Friday, August 1 2014 9:55 AM EDT2014-08-01 13:55:15 GMT
U.S. employers extended this year's hiring surge into July by adding a solid 209,000 jobs. It was the sixth straight month of job growth above 200,000.Full Story >
U.S. employers extended their solid hiring into July by adding 209,000 jobs. It was the sixth straight month of job growth above 200,000, evidence that businesses are gradually shedding the caution that had marked the...Full Story >
Friday, August 1 2014 9:28 AM EDT2014-08-01 13:28:16 GMT
A three-day cease-fire in the Gaza Strip has gone into effect following heavy Israel-Hamas fighting.Full Story >
A Gaza cease-fire quickly unraveled Friday as violence erupted in and around the southern town of Rafah, with at least 35 Palestinians killed by Israeli shelling and the military saying an infantry officer may have been...Full Story >
Friday, August 1 2014 8:44 AM EDT2014-08-01 12:44:35 GMT
The United Nations says 1,737 people, mostly civilians, were killed in Iraq in July, marking a dramatic decline from the previous month, when some 2,400 people were killed as Sunni militants swept across large...Full Story >
Iraq's most influential Shiite cleric appealed to Iraqi politicians on Friday not to make themselves "an obstacle" in the country's transition as the deadline looms for selecting the next prime minister.Full Story >
PHOENIX (CBS5) -
Train robberies are something people would expect to see in an old Western movie, but modern day train heists happen every single day.
"It's a big issue," said Ron Greene of Freight Watch International. "Nobody really knows how big of a problem it is, but it's in the hundreds of millions of dollars range," said Greene.
Greene said to forget the box of gold. Today's bandits strike it rich by targeting cargo trains.
"Trains sit idle for long periods of time without any security around them and thieves open up the containers and throw out the cargo to be picked up later," said Greene.
Industry experts say California is a hotspot for train thieves. So is New Jersey, Chicago, Florida, New Mexico and Arizona.
"Arizona is a place where the trains stop, where they switch cars, they move them around and it's just a natural area that's easy to target," said Greene.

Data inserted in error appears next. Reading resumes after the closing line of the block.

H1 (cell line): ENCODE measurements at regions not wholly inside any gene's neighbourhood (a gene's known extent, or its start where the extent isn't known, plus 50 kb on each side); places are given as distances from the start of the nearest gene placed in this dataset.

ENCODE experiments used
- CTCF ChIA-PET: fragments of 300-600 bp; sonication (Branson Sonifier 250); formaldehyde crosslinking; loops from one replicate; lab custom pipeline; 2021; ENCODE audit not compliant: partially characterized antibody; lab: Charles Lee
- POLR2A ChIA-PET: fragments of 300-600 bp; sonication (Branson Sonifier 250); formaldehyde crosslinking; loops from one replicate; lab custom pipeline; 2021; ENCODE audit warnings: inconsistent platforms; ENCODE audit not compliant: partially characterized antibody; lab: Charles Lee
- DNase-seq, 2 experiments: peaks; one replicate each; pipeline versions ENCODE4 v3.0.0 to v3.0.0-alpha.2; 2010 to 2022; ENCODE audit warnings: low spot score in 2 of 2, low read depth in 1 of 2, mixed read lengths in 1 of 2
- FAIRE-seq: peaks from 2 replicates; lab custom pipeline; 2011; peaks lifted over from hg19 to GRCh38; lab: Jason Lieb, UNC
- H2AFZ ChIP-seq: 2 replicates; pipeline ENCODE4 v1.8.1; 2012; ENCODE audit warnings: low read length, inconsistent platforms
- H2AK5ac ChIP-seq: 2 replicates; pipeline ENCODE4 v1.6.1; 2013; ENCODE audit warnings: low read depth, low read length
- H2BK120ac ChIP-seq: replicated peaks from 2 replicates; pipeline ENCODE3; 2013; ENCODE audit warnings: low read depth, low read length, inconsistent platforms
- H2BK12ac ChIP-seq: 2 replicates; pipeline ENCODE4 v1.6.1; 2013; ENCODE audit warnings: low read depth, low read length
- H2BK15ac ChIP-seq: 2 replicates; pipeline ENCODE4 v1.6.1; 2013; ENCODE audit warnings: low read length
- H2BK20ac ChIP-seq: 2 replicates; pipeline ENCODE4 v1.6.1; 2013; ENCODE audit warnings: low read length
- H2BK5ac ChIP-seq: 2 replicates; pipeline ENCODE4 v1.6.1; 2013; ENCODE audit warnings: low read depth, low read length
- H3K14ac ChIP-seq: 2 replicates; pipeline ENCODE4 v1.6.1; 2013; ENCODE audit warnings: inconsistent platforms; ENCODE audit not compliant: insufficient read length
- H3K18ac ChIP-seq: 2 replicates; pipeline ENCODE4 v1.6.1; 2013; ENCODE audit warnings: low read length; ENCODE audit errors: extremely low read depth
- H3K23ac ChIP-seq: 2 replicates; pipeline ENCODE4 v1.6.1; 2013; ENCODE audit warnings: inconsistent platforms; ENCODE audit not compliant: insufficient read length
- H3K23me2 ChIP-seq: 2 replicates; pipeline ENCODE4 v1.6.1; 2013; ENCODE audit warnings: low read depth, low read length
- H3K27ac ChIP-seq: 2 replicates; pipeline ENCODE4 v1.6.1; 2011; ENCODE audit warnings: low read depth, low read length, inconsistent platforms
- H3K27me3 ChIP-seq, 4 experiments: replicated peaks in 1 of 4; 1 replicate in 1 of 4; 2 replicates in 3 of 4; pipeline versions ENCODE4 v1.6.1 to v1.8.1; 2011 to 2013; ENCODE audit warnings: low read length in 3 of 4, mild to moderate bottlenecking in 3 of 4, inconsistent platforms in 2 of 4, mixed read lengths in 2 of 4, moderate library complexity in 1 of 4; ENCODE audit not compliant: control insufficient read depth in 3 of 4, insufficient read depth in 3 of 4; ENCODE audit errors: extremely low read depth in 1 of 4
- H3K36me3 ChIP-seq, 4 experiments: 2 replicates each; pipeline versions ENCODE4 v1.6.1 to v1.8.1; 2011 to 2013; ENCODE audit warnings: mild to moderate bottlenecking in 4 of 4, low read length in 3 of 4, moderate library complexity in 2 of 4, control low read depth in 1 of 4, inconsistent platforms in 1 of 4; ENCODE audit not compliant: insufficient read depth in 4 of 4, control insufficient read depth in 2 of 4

Most of the large rail companies have their own police force that quietly handles train heists. This keeps negative publicity to a minimum but also creates a shroud of secrecy around the problem.
CBS 5 Investigates penetrated this clandestine world and found a band of thieves using a secret language and dangerous moves to pull off a highly organized train heist in the desert outside of Los Angeles.
Federal court records show the bandits spend days scouting the train yards. Once on board they hide under the axels of the railcar, and will ride the rail for hundreds of miles until it's safe to unload the merchandise.
"Companies who ship or manufacture high value products such as electronics, computers, high-end retail items have a big issue with cargo theft and they have to mitigate the risk," said Greene.
The way that's done is by marking up the cost consumers pay in the stores.
So while train heists have been happening for more than 150 years, today's modern bandits are picking your pocket - even if you don't ride the rails.
Copyright 2013 CBS 5 (KPHO Broadcasting Corporation). All rights reserved.
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Thursday, July 31 2014 9:48 PM EDT2014-08-01 01:48:50 GMT
Green Township Police are looking for a suspect after a man robbed Kroger while wielding a butcher knife. Police say the man entered the store on North Bend Road with the knife around 10:30 p.m. Wednesday.Full Story >
Green Township Police are looking for a suspect after a man robbed Kroger while wielding a butcher knife.Full Story >
Wednesday, July 30 2014 9:12 PM EDT2014-07-31 01:12:13 GMT
The tattoo has not previously been seen widely by the public because cameras are not allowed inside Indiana courtrooms. The Indiana Office of the Courts released the photo on July 30 as part of evidence logged in by police and presented to the court by the Floyd County Prosecutor's Office.Full Story >
The tattoo has not previously been seen widely by the public because cameras are not allowed inside Indiana courtrooms. The Indiana Office of the Courts released the photo on July 30 as part of evidence logged in by police and presented to the court by the Floyd County Prosecutor's Office.